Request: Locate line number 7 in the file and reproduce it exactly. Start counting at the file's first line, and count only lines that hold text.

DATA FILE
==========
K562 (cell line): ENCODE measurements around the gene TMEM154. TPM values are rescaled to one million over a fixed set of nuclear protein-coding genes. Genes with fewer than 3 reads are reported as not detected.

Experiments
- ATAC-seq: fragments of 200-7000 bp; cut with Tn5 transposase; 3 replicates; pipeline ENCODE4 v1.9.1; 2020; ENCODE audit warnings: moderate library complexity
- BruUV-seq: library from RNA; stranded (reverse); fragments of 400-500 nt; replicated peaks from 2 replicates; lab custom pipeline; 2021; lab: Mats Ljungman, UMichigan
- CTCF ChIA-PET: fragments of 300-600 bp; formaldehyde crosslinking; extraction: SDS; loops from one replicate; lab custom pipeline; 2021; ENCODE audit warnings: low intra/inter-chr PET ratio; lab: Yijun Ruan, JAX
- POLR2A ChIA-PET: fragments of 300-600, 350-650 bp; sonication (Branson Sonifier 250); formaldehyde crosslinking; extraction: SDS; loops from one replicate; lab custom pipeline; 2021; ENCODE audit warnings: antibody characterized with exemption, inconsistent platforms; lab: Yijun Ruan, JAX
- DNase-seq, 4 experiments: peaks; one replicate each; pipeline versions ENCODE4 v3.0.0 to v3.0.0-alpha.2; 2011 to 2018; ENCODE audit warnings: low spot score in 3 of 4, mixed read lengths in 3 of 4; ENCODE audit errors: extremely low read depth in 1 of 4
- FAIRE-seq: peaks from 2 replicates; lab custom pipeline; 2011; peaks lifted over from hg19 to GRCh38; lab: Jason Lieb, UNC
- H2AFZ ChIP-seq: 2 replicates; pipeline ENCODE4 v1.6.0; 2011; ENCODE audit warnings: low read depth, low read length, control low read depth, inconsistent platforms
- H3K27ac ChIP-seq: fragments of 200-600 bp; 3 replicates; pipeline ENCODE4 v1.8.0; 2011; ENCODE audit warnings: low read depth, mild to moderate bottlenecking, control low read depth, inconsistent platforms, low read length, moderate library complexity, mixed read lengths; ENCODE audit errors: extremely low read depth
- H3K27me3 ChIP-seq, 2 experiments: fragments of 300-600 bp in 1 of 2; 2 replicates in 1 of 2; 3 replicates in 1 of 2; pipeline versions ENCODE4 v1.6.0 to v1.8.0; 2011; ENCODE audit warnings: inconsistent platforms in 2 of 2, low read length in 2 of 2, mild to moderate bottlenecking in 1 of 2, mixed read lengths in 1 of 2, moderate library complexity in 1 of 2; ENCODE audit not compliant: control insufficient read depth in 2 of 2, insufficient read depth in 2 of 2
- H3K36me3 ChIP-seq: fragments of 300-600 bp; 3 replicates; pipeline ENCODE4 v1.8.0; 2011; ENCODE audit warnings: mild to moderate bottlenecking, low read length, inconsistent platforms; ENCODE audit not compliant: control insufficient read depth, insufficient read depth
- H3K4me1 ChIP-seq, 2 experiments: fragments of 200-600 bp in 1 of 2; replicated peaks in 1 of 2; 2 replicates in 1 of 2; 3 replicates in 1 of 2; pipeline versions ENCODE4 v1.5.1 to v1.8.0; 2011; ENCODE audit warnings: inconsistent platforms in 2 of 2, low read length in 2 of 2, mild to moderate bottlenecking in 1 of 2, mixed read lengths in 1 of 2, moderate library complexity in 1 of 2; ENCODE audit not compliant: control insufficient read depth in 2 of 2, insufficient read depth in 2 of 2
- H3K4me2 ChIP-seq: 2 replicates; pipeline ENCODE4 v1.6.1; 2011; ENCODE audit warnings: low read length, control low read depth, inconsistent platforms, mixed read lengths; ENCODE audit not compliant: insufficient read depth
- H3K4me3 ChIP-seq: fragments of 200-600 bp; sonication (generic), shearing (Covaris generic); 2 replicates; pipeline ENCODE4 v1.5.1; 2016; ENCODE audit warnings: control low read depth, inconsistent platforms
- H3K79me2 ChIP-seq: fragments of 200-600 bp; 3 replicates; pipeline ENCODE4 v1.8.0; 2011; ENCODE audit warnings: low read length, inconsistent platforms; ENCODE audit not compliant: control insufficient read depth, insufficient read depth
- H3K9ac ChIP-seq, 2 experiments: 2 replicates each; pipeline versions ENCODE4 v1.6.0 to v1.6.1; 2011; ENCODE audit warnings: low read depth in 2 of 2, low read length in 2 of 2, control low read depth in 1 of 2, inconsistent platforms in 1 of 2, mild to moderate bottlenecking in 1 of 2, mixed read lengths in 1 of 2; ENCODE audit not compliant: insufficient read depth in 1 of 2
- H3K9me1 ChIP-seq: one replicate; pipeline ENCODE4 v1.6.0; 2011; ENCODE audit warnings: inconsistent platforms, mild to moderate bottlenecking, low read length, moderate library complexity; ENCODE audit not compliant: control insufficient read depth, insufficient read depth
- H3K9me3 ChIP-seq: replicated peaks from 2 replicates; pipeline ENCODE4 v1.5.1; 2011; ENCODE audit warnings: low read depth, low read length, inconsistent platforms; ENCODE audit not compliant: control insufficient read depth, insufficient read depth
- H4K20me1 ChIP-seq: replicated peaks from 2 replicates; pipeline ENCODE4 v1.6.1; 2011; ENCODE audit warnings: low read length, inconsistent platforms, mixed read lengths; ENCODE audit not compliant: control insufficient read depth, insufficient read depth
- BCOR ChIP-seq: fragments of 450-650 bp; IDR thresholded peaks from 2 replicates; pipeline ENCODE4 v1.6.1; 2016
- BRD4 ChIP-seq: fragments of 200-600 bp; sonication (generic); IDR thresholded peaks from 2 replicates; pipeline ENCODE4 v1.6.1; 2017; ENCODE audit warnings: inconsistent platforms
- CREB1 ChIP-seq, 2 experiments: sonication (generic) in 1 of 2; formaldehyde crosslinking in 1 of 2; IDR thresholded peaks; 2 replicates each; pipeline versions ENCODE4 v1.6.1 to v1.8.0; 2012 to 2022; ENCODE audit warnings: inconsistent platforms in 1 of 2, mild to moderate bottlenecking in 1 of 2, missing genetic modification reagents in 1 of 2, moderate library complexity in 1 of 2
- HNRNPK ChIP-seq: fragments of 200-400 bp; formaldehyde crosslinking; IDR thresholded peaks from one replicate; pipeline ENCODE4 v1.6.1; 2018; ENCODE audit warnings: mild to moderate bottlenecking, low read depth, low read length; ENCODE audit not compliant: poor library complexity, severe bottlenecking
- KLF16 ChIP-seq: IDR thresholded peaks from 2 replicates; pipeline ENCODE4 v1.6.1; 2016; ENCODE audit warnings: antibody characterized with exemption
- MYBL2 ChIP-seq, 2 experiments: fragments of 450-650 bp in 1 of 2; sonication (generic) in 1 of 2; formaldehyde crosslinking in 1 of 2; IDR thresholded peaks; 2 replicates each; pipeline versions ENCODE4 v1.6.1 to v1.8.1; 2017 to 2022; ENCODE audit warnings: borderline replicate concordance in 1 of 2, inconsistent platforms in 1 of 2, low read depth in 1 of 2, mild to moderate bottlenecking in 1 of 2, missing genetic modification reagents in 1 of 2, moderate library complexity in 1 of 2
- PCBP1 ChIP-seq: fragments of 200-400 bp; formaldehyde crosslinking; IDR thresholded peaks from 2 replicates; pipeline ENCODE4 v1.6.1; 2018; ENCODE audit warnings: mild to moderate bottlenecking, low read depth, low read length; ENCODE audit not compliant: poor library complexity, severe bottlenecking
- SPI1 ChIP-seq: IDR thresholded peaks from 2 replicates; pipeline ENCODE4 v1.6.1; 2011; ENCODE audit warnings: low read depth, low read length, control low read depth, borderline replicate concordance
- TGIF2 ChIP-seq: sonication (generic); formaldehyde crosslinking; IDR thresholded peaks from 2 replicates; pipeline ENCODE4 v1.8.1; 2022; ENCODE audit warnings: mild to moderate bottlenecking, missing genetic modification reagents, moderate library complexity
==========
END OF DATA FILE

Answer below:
- DNase-seq, 4 experiments: peaks; one replicate each; pipeline versions ENCODE4 v3.0.0 to v3.0.0-alpha.2; 2011 to 2018; ENCODE audit warnings: low spot score in 3 of 4, mixed read lengths in 3 of 4; ENCODE audit errors: extremely low read depth in 1 of 4